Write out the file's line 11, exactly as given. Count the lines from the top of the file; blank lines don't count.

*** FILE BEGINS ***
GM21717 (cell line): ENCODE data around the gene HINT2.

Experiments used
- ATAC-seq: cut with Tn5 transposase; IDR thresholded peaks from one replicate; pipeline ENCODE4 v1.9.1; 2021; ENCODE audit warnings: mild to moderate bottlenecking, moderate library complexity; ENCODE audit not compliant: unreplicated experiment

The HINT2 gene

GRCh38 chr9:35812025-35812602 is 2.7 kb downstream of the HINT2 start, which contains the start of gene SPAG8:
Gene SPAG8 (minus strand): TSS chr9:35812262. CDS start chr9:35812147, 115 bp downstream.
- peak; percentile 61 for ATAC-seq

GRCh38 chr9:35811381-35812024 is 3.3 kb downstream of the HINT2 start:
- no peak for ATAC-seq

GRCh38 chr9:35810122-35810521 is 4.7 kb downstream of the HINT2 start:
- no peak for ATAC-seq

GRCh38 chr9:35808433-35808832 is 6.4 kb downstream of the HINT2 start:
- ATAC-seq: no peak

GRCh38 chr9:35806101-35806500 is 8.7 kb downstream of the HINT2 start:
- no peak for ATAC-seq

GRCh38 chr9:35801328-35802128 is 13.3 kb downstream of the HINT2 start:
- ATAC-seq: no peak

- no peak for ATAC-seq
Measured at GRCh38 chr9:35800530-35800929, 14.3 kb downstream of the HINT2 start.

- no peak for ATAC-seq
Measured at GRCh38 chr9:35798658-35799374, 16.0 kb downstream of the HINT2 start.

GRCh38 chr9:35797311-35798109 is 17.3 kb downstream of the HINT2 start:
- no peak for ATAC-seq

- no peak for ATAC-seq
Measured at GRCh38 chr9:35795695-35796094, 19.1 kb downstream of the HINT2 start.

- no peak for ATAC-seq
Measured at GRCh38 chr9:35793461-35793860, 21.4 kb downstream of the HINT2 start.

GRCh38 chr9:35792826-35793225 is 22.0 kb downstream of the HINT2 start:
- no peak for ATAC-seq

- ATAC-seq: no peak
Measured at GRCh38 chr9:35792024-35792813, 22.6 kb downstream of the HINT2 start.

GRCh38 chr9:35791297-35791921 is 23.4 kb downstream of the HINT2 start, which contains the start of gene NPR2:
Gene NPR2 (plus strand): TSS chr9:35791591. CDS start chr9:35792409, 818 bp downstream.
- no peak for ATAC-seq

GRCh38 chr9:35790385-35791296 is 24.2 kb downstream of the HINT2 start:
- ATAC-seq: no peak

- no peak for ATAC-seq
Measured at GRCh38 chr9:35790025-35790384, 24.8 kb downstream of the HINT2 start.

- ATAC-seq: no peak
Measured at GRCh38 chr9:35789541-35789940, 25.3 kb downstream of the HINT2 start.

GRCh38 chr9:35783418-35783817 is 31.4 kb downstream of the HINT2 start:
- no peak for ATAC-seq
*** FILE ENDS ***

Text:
- no peak for ATAC-seq